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Math Help - Logarithms

  1. #1
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    Logarithms

    Solve for y in terms of x
    6log_2 x + log_2 y=3\Longrightarrow log_2 x^6 + log_2 y=3
    Then I took the anti log of both sides.
    Which gave me x^6 + y=2^3\Longrightarrow y=\frac{8}{x^6}
    Is that the right answer?
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  2. #2
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    You need to think again.
    \log _2 \left( {x^6 } \right) + \log _2 \left( y \right) = \log _2 \left( {x^6 y} \right)<br />
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  3. #3
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    Hello, OzzMan!

    Solve for y in terms of x.

    . . 6\log_2 x + \log_2 y\:=\:3\quad \Rightarrow\quad \log_2(x^6) + \log_2 y\:=\:3

    Then I took the anti log of both sides,
    . . which gave me x^6 + y\:=\:2^3 . . . . no


    but you got the right answer . . . How did you do that?

    We have: . \log_2(x^6) + \log_2(y) \;=\;3\quad\Rightarrow\quad \log_2(x^6y) \;=\;3

    Take antilogs: . x^6y \;=\;2^3\quad\Rightarrow\quad x^6y \;=\;8\quad\Rightarrow\quad y \;=\;\frac{8}{x^6}

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  4. #4
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    log_2(x^6y)=3
    \Rightarrow x^6y=2^3
    \Rightarrow y=\frac{8}{x^6}
    Last edited by OzzMan; February 8th 2008 at 03:36 PM.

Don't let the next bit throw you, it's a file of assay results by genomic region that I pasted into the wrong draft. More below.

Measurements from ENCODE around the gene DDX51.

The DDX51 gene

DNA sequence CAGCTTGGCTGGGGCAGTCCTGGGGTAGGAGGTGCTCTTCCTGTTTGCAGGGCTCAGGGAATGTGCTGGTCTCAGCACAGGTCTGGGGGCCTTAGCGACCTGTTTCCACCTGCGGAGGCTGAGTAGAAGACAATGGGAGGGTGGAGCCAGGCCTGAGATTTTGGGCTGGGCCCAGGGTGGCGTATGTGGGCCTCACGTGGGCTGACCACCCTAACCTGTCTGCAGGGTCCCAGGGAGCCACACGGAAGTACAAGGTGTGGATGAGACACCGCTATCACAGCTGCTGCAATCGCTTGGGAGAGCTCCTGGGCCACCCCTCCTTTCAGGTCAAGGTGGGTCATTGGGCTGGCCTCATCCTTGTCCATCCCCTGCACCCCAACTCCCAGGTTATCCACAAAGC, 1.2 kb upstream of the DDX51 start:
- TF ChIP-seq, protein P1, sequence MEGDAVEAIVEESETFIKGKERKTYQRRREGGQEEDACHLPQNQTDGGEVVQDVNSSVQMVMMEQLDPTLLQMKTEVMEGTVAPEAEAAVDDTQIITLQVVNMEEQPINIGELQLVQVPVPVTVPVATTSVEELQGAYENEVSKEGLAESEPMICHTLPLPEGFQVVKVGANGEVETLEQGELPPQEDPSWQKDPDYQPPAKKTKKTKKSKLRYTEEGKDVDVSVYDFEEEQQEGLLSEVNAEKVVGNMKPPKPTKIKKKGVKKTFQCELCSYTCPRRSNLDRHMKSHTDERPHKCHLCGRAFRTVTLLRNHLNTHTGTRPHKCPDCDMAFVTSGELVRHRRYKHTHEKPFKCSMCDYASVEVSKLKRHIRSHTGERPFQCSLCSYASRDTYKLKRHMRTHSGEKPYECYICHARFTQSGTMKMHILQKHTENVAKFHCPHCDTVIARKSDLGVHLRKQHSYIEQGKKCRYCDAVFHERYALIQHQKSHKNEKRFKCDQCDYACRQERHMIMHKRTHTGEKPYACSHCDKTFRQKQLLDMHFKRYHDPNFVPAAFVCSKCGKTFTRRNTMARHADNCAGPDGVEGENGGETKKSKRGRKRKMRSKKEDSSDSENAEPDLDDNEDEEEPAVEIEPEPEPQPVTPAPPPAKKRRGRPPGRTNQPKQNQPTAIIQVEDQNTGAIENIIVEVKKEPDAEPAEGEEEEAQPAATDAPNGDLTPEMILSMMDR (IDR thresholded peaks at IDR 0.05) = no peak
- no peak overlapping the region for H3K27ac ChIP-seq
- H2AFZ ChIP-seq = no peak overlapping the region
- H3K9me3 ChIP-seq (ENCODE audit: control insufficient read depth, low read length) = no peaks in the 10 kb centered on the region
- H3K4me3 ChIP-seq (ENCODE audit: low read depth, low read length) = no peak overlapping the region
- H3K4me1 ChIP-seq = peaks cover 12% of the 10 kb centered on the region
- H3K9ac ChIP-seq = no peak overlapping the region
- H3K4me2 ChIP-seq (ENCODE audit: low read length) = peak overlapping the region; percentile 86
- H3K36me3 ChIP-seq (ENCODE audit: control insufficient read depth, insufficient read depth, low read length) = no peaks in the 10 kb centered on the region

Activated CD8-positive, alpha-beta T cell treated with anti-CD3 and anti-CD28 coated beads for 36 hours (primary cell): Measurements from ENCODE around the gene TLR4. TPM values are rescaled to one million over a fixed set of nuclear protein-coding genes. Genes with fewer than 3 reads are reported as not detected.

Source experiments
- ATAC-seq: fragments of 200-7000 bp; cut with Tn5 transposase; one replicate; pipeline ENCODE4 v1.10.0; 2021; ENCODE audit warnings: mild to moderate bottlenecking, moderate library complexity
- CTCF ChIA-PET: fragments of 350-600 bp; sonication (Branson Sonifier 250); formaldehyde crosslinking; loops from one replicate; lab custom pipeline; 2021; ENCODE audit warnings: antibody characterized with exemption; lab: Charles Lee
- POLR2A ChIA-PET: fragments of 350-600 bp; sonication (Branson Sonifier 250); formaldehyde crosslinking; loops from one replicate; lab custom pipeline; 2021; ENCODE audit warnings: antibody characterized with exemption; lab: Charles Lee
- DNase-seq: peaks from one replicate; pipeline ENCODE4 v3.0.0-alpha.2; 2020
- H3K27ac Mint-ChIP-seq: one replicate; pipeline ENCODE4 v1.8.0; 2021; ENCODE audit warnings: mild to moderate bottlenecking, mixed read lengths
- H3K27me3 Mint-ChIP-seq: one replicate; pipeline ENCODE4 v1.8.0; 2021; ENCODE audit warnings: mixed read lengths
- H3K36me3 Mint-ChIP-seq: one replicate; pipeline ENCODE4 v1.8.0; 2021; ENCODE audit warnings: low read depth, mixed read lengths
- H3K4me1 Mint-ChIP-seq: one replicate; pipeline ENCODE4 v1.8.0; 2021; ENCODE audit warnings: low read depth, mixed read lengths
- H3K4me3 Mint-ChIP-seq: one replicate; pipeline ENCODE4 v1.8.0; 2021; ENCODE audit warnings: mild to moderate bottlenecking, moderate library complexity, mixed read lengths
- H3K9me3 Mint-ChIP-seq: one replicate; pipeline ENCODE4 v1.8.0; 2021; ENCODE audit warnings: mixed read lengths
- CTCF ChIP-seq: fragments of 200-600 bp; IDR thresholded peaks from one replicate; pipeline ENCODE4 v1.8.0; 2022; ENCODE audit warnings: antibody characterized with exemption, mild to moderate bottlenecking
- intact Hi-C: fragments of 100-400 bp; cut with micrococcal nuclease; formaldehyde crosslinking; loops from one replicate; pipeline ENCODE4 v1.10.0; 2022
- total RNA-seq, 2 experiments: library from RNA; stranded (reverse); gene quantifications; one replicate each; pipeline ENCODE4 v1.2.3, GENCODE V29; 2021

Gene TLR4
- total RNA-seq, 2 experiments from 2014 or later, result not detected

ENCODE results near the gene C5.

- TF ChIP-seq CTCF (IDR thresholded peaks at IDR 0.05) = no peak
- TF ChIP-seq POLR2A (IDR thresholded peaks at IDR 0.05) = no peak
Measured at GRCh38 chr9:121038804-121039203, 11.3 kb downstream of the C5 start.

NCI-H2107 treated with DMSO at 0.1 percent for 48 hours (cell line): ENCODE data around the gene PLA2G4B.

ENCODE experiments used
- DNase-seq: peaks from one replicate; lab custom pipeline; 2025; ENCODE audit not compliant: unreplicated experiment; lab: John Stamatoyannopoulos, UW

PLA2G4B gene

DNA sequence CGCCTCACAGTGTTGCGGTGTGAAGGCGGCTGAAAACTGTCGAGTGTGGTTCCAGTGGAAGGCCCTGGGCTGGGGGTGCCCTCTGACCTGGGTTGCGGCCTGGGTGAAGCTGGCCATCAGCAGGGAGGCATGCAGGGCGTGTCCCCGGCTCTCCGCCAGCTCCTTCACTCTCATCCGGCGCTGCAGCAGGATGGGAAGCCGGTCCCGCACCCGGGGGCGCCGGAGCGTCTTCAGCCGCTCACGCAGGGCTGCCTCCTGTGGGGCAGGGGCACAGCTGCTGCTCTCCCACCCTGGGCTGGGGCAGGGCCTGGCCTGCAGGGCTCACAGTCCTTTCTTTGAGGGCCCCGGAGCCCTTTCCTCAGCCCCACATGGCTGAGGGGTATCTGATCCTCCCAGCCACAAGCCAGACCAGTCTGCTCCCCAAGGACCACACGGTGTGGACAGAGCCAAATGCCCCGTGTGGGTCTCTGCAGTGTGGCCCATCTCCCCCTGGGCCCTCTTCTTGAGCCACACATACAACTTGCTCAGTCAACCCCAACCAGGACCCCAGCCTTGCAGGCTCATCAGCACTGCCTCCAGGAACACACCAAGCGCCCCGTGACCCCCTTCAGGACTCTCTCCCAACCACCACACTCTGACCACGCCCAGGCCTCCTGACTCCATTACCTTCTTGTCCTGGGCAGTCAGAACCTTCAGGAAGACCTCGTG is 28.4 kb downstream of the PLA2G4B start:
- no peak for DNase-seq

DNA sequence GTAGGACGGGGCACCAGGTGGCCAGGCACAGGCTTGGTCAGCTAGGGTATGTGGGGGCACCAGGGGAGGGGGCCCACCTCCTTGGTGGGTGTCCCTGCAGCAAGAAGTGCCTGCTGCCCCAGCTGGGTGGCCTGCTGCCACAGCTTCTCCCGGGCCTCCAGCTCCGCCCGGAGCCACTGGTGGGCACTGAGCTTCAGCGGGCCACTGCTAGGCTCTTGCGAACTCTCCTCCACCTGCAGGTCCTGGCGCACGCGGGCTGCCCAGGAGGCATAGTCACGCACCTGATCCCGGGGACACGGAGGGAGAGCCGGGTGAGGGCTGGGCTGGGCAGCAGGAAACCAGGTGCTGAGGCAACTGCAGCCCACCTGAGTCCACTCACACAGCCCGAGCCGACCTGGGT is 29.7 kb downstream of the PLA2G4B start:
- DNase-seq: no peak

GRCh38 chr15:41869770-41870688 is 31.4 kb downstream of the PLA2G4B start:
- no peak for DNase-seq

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  5. #5
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    Is it possible to do this another way and still solve for y in terms of x? This is probably the only other way possible (unless I'm wrong):

    6Log_2\;x + Log_2\;y=3
    \Rightarrow Log_2(xy)=\frac{1}{2}
    \Rightarrow xy=2^{\frac{1}{2}}
    \Rightarrow y=\frac{2^\frac{1}{2}}{x}

    Different answer though. You think both are correct?
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  6. #6
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    Quote Originally Posted by OzzMan View Post
    Is it possible to do this another way and still solve for y in terms of x? This is probably the only other way possible (unless I'm wrong):

    6Log_2\;x + Log_2\;y=3
    \Rightarrow Log_2(xy)=\frac{1}{2} You didn't divide the \log_2(y) by 6
    \Rightarrow xy=2^{\frac{1}{2}}
    \Rightarrow y=\frac{2^\frac{1}{2}}{x}

    Different answer though. You think both are correct?
    I've marked the line where you made a mistake.
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